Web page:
Pittsburgh and the World War 1914-1918, can be viewed in the HathiTrust Digital Library and contains many photographs of Pittsburgh soldiers. Here are a couple of paragraphs from the booklet:
"From the high up places of Pittsburgh's loftiest skyscrapers a ton or more of confetti, small bits of paper and streamers of paper floated and fluttered to the streets below. A snowstorm of the white and red and blue fragments filled the air. The streets began to fill with merrymakers as the news was flashed about the city and its environs by newspapers, by word of mouth, by telephone and all other means of communication. Like wildfire the word spread that the armistice had been signed and the Huns had, in effect, laid down down their arms in ignominious recognition that to struggle further world be useless.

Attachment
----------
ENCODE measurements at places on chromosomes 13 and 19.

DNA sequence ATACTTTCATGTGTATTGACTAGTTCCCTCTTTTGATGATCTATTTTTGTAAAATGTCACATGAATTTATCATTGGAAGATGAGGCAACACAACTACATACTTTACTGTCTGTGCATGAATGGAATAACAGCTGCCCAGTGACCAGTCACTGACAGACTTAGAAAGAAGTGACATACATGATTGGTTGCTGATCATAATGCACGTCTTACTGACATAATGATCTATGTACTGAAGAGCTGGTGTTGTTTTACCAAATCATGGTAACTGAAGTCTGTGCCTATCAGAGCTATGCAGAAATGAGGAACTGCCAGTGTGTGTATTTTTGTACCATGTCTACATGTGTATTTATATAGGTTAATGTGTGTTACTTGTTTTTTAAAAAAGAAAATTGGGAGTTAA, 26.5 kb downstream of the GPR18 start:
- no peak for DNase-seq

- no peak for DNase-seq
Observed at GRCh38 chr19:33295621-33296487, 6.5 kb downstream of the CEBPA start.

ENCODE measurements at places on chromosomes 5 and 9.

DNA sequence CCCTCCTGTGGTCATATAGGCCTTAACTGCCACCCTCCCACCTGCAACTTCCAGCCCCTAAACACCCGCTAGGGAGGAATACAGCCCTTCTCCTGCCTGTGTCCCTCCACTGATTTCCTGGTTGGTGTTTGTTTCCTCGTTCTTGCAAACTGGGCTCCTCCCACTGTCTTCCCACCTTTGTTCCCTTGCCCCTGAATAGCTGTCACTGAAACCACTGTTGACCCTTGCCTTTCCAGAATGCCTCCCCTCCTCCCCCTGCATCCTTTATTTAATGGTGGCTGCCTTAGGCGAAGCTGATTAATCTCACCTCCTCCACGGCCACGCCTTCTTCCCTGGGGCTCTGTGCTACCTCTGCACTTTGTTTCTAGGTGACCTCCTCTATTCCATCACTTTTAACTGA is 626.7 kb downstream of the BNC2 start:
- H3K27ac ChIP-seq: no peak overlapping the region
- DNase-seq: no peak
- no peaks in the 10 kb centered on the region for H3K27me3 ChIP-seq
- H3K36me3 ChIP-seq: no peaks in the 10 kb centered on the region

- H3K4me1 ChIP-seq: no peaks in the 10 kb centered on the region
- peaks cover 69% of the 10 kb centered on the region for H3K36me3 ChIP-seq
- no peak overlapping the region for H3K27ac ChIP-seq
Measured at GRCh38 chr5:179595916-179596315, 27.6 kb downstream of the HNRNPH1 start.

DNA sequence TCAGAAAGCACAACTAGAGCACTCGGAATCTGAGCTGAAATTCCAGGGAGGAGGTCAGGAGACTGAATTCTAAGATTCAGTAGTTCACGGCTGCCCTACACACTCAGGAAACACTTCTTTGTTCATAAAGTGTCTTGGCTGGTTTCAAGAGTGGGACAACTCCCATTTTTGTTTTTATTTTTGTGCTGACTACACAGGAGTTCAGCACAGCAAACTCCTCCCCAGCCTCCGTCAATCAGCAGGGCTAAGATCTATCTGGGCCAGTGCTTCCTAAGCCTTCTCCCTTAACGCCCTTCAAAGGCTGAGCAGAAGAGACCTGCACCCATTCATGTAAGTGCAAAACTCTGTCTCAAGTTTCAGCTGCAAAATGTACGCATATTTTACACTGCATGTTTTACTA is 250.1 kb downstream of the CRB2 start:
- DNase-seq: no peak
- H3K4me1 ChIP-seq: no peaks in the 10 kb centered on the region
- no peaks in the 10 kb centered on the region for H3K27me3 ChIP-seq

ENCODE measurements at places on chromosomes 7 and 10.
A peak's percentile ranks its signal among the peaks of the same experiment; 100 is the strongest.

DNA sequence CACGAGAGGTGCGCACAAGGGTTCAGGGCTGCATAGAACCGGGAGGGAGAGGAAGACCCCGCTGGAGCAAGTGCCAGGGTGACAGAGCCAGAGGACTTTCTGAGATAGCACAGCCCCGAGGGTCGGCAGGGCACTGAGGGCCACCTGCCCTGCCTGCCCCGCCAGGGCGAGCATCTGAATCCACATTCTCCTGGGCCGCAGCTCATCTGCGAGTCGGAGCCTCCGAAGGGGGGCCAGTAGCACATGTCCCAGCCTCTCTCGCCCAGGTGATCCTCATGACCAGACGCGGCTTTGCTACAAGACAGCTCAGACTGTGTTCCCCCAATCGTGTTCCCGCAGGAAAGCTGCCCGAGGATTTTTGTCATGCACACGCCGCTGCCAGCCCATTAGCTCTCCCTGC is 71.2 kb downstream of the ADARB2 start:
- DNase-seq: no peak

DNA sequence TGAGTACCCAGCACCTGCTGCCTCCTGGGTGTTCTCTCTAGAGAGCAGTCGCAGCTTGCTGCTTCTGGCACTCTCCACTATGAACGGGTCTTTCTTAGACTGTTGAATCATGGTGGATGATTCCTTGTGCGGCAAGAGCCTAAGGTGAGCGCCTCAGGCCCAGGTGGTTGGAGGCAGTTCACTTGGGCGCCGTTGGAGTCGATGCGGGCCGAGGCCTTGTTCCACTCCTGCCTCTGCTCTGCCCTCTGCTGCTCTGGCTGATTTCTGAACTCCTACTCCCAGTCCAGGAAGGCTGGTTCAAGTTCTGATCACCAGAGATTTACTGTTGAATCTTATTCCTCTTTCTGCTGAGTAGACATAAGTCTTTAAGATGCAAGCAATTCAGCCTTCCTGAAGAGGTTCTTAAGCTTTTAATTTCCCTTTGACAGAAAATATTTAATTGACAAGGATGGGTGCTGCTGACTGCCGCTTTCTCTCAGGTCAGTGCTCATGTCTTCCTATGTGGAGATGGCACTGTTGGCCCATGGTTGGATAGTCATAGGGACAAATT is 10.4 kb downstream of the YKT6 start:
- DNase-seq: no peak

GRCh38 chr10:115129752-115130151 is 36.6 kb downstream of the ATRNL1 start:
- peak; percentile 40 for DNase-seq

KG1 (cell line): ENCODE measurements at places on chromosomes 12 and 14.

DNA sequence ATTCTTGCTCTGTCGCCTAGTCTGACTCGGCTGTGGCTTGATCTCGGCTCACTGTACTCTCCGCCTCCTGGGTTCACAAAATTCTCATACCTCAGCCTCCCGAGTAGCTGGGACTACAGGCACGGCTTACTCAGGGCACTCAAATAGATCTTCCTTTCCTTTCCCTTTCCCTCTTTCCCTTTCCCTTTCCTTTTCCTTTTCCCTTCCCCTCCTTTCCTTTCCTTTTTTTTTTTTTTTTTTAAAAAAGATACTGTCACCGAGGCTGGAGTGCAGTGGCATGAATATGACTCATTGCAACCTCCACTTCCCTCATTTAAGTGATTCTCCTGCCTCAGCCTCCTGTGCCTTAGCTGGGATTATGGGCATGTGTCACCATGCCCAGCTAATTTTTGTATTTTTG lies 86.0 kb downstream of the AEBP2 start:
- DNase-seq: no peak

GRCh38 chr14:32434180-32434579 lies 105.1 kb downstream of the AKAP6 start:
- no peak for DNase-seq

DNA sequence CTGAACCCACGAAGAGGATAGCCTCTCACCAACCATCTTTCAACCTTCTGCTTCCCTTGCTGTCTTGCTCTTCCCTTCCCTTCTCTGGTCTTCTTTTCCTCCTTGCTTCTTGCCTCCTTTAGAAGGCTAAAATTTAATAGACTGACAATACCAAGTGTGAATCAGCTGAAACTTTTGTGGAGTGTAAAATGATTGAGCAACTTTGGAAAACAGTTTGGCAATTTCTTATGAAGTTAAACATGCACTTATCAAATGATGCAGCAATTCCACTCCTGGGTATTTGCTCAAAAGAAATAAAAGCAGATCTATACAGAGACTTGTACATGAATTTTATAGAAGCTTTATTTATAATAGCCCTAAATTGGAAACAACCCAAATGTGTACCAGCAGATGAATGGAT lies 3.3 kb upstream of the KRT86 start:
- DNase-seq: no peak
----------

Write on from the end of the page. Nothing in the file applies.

Parades formed as offices, stores, shops and mills were abandoned. Bells clanged loudly and to the din, which almost drowned the shouts of the populace were added the sound of many bands playing, the measured tolling of the bell on old City Hall, pounded in turns by men with a sledgehammer; the shrieking of sirens and mill whistles, the deep screeching of steamboat whistles and the booming and cracking of guns and other weapons in the air."
My great-uncle, George Stenglein, is one Pittsburgh soldier who didn't return, didn't see the parade, and didn't hear the cheers. As I looked at some of the photos in this book, I wondered if my grandmother and her parents cried when they heard others celebrating, since their hearts had to be breaking that George wasn't coming home.